By that time, he had already been in the public eye for fifty years. Karl was born and raised in and around Hamburg, the second-largest city in Germany, on the Elbe River just off the North Sea, an atmospheric port that was turned to face the world. As a teenager, he was given his parents' blessing to move to Paris, his emotional, intellectual, and spiritual home. Karl's slice of the French capital was quite concentrated, no more than a couple of square miles, on both sides of the Seine. His Paris extended from the Luxembourg Gardens and the Paris Saint-Sulpice, where he had his first apartments, to the Faubourg Saint-Germain, the aristocratic neighborhood where he lived for decades in a sequence of increasingly dramatic apartments, to the gilded streets around the Avenue Montaigne, where he began his career, to the top of the Champs-Elysees, where, with a view out onto the Arc de Triomphe, he launched his own fashion house, to the rue Cambon, the narrow street just behind the Hotel Ritz, the headquarters of Chanel, the historic house that he revolutionized, beginning in 1983, turning it into an international colossus that produced over $11 billion in annual sales. Within that enchanted slice of Paris, Karl ascended to the very top of the city's social, financial, and intellectual worlds, managing to make himself into one of the most remarkable cultural figures of recent decades.
The designer had first started revving up around the new millennium. He had settled a thorny case with the French tax authorities establishing that he had, in fact, been an official resident of Monaco but agreeing to pay taxes on his French income. For much of the '90s, he had been overweight, cloaking his gains in oversized black suits by avant-garde Japanese designers and concealing himself behind one of his longtime signatures, a large fan. Then, in the year 2000, he began a radical weight loss. He told everyone that he wanted to diet do that he would be able to wear the form-fitting designs of the hottest menswear designer around, Hedi Slimane for Cristian Dior, who also happened to be a younger man whom Karl found quite attractive. He ended up dropping ninety pounds in thirteen months. 'Like letting go of a parka of fat,' Karl said.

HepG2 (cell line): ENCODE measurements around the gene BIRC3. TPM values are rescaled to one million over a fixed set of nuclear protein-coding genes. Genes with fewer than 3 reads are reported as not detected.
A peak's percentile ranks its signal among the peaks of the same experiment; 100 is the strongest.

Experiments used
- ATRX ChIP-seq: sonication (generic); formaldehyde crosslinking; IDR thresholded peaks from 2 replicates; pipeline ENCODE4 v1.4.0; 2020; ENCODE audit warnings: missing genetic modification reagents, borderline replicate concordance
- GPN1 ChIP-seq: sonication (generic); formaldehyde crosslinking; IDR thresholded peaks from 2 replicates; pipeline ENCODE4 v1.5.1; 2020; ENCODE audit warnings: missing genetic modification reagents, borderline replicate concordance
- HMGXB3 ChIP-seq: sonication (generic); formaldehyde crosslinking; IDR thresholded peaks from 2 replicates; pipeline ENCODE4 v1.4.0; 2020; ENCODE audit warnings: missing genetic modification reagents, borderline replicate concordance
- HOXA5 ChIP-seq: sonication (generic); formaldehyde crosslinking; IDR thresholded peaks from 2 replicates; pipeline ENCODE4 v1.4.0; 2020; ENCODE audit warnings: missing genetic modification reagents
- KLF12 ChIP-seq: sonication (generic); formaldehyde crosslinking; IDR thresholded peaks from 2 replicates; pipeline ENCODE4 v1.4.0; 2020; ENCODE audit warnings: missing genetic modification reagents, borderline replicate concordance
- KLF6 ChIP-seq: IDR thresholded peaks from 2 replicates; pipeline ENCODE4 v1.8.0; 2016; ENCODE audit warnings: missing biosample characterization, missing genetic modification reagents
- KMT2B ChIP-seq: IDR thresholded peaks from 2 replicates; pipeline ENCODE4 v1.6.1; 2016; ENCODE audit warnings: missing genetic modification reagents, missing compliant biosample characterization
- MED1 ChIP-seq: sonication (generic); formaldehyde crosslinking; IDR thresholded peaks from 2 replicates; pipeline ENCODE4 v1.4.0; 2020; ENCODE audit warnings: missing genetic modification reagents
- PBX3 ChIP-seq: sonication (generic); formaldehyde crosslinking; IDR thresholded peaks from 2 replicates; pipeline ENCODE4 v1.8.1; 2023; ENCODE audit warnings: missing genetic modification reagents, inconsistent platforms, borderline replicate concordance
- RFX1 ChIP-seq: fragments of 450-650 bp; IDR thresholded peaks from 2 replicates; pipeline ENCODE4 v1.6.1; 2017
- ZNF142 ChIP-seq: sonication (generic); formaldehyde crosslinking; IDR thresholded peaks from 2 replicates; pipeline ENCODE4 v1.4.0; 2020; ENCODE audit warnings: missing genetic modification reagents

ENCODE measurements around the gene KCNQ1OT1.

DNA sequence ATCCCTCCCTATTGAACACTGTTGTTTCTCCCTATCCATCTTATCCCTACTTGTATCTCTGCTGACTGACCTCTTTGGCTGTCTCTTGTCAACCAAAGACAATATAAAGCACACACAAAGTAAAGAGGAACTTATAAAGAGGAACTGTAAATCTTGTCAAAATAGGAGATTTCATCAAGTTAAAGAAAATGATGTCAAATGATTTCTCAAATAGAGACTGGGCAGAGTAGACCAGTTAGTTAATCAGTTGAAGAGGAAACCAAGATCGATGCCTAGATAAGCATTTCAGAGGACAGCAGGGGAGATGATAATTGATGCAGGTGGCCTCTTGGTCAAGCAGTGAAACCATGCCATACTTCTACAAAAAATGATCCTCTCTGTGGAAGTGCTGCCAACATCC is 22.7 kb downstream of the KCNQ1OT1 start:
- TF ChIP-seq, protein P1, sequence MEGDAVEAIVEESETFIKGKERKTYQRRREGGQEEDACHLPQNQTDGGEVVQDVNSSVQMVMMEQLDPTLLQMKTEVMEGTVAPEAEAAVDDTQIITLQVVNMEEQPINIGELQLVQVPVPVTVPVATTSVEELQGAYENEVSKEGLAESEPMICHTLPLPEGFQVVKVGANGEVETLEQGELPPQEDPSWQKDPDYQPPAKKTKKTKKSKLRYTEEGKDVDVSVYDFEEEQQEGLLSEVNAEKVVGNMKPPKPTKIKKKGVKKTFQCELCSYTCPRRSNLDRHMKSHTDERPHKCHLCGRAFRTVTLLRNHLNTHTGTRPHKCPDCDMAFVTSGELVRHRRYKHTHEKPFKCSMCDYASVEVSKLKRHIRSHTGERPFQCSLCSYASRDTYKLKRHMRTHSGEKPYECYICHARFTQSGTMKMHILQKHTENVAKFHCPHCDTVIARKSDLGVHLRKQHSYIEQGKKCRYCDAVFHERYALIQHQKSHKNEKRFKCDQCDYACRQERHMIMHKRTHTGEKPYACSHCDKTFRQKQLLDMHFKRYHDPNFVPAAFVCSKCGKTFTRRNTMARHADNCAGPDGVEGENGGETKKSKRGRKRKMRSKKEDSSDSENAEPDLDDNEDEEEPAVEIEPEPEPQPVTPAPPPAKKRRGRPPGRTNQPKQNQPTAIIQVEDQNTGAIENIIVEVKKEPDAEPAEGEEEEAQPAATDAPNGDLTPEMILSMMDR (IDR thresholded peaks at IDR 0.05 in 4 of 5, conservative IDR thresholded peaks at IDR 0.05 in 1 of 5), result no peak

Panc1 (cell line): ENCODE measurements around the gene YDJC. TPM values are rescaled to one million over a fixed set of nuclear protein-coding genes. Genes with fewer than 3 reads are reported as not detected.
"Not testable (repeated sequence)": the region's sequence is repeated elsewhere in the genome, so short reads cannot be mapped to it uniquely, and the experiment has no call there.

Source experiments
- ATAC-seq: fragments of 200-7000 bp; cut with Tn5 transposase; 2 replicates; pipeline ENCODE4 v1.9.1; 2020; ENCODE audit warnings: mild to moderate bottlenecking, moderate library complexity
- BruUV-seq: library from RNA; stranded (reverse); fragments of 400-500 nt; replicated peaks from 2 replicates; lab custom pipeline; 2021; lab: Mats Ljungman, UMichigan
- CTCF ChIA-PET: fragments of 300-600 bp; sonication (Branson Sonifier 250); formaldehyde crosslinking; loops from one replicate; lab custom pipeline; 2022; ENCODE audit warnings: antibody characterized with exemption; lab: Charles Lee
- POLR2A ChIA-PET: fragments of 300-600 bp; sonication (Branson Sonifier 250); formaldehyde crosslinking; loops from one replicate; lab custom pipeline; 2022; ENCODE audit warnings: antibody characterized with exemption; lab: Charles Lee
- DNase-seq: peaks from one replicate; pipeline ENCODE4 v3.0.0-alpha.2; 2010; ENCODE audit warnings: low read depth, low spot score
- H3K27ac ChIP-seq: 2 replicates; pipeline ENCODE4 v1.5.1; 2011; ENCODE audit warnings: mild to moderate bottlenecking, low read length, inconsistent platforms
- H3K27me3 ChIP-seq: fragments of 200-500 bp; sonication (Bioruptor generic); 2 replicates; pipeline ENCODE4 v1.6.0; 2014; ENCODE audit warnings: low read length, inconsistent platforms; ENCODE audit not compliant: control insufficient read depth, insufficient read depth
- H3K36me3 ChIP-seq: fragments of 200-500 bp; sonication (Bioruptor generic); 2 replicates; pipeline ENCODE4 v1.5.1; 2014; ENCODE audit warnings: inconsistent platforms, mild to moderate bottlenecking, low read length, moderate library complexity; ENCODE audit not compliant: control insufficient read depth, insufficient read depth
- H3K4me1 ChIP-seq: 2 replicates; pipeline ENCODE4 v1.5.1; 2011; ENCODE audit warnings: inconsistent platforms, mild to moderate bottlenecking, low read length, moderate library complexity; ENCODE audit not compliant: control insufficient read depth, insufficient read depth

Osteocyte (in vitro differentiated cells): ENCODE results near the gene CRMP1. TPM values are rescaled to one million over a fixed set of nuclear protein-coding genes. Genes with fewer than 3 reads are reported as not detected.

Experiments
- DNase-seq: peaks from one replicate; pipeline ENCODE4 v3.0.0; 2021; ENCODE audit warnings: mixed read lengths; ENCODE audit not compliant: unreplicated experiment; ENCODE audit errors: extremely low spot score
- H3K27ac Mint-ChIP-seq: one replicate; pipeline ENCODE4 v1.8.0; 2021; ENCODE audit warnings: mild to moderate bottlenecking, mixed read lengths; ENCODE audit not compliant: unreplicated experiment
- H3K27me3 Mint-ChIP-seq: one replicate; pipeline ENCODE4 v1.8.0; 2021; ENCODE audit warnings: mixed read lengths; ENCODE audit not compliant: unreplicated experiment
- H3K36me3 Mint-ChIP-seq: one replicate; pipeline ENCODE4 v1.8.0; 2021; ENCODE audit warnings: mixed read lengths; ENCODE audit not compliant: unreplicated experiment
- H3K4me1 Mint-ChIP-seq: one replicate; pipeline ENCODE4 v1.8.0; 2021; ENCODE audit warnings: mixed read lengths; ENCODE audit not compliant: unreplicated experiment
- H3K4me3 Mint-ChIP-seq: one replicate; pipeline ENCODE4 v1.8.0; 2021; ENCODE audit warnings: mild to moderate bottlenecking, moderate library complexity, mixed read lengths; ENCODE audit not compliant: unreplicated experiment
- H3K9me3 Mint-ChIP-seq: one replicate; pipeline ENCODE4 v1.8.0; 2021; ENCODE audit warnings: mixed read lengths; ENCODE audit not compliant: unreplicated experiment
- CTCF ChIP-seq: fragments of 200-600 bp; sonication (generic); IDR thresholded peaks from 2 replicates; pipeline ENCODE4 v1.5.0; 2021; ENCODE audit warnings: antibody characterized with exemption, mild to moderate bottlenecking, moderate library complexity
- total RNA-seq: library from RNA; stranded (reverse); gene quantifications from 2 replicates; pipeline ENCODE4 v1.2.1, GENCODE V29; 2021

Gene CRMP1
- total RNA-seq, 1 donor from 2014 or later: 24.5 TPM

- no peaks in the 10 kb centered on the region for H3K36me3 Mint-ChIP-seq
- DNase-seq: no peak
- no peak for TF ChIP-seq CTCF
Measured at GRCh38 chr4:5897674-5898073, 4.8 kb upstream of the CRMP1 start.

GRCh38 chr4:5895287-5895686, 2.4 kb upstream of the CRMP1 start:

In those years, Karl would begin every day at 5:00 or 6:00 a.m., waking up in his eighteenth-century apartment and putting on a robe in white, starched cotton pique. As rigorous as he was about his work, he could be equally exacting about his appearance, often spending two hours very morning getting ready. His first task was to tie his shoulder-length black hair into a ponytail, which he had been doing since the late 1970s. 'My hair is too wavy, undisciplined, and it does not stay in place even when short,' he explained. 'The only way for me to be correct is to pull my hair back.' Only later, in the 1990s, did he turn his signature flourish white with a dusting of dry shampoo. After several hours of sketching every morning, in his office adjacent to his bedroom, Karl would go to his perfectly arranged closets to dress for the day. Newly trim, he began wearing his tailored suits, or jackets and skinny jeans, with white shirts with high collars that he had custom-made at Hilditch & Key. In September 2003, just after he turned seventy, Karl made one of his many appearances on French television with his sleek new look. The host suggested that, with his powdered hair and grand lifestyle, it was as though he were living in another century. 'I am both more simple and more modern than that,' he explained. 'I prefer living in the 3rd millennium, rather than the 18th century, or the 19th century, which I hate, or the 20th century, which was fine. I prefer today.'"